Jonathan

Boyhood & Best Friends

It is hard for me to remember exactly. I was about to turn four. My parents and I had our Christmas and home and visited both sets of grandparents, but in January or early February, my mother and I moved in with her parents. I don’t recall being upset about it. I loved my grandparents, and I was very much at home in their house at 351 Main Street.

By that age, I had already met the boy who lived two doors down. His house was on a flag lot, so it was very close to rows of fruit trees in my new backyard. His name was Jonathan (never Jon) and he had a slight German accent. It turned out that his birthday was two weeks after mine (except for leap years) and we were both soon to become sons of single mothers.

By April we were both four and outdoors as often as we could manage. It may seem strange today, but it was common for us to be out playing unattended in our unfenced back yards at that age. I didn’t know it, but our mothers were in telephone contact and one or the other would have us in view.

Jonathan with his pedal car

Jonathan and I were different. I was a rule follower while he was a free spirit. My bedroom had books and stuffed animals and toy cars. His had a mini jungle gym and a rope swing. I liked to climb trees. He liked to poke critters with sticks. He talked a lot. I liked to sing. He sometimes wandered from the house without clothes. I learned to tie my own shoes on my fourth birthday.

But we were fast friends despite our differences. In the three and a half years we were close neighbors we went through critical life changes. We both lost the men in our lives. My parents divorced, my grandfather died, and later my father moved out of state. His father died in an accident in their garage one evening. He went out to work on his hobbies and didn’t come in for dinner.

We started school together, too. Our mothers walked us up to the front door where we parted ways and didn’t see each other again until afternoon. We often walked to and from school together, but in three grades we only shared a classroom for less than two months.

By the time we finished Kindergarten we were six and old enough to roam the backyards of our neighborhood. We befriended an older boy down the street, Bobby, and got to play with his dog. Then Jonathan got a dog, too, and we turned into a pack.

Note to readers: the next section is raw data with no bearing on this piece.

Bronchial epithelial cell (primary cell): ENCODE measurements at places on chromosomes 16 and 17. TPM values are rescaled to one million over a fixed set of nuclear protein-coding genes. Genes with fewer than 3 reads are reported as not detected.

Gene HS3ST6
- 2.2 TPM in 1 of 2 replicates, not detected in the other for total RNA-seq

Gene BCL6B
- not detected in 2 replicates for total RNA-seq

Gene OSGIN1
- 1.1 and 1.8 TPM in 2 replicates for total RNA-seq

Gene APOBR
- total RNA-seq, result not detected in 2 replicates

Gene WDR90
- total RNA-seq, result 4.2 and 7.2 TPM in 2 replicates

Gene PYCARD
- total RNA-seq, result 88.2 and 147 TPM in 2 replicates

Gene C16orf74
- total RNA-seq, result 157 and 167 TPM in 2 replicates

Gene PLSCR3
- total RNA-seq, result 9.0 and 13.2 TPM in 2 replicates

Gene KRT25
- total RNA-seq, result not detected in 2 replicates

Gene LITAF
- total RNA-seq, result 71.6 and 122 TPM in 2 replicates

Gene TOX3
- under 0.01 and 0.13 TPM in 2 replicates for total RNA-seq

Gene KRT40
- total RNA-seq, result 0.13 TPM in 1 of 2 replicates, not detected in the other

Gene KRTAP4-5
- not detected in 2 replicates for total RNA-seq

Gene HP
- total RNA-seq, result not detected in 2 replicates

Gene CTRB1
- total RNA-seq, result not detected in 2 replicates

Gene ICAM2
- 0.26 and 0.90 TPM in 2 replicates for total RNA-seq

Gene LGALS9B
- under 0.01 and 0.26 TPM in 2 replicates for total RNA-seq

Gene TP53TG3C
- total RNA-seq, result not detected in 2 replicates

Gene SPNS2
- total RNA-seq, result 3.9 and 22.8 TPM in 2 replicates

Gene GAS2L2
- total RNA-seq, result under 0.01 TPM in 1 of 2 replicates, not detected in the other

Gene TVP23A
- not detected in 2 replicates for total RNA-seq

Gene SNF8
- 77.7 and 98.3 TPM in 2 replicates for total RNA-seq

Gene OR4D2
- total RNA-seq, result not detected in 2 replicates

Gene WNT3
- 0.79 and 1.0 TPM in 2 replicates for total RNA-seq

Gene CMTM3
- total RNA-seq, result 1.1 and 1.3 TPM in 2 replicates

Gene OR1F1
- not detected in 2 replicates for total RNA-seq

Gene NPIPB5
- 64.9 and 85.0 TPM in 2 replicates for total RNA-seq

We started out on tricycles when we met. Soon I had a two-wheeler, but Jonathan’s mother held off for a while. The summer before first grade Jonathan got an expensive and flashy “Chopper” bike. Then we were off to the races. We could go up to Bobby’s house, ride the cornfield road, and race up and down his long driveway.

To say we were inseparable would be a stretch. But most of the time we were best friends. We learned a lot about life together and about loss and loneliness. And then we learned about parting.

I was the first to move away, but soon moved back. Then my mother remarried, and I moved across town, but I was still in the same school and we had lunches and recess together. After second grade, his mother remarried, and they moved to Clinton, two towns away. But some new kids had moved in next door to me, so I wasn’t lonely that summer.

During the second month of my third grade year, my parents bought a house in Clinton. I was excited to be near Jonathan again, but the story has a strange twist. When I started at the new school, I learned that Jonathan was not in the third grade. They had held him back and was doing second grade over. We didn’t have lunch or recess together and I seldom saw him. And he was adopted by his step-father, so his last name had changed.

Jonathan’s house was not near mine, but it was near my mother’s office. Several times I went to visit his house, but things were different. There was a little brother for one. But Jonathan was different. I thought we had gone through the same experiences together, but apparently things were different.

Even at the tender age of eight I knew something was wrong when he remained in second grade. Jonathan was an intelligent child. He was smarter than me. I was in the top group in school. So what was wrong with Jonathan? Then my mother told me than Jonathan stayed back for “emotional” reasons. And that made sense to my young mind, because he seemed oddly immature to me.

I don’t know why things affect children differently. We are all so different. For a little while I thought I might have failed him. I remember wanting to fix it and not knowing what to do.

After fourth grade, I never saw him again. He receded from our friendship during his third grade year, even though we could have spent lunch and recess together. For fifth grade, I moved to middle school, but I shifted to private schools after that.

I hope that he found peace and excelled by high school. He had the smarts and the energy. And if I am offered the chance to meet him again, I will. Even if I just finally admit to him how jealous I was about the incredible bike.

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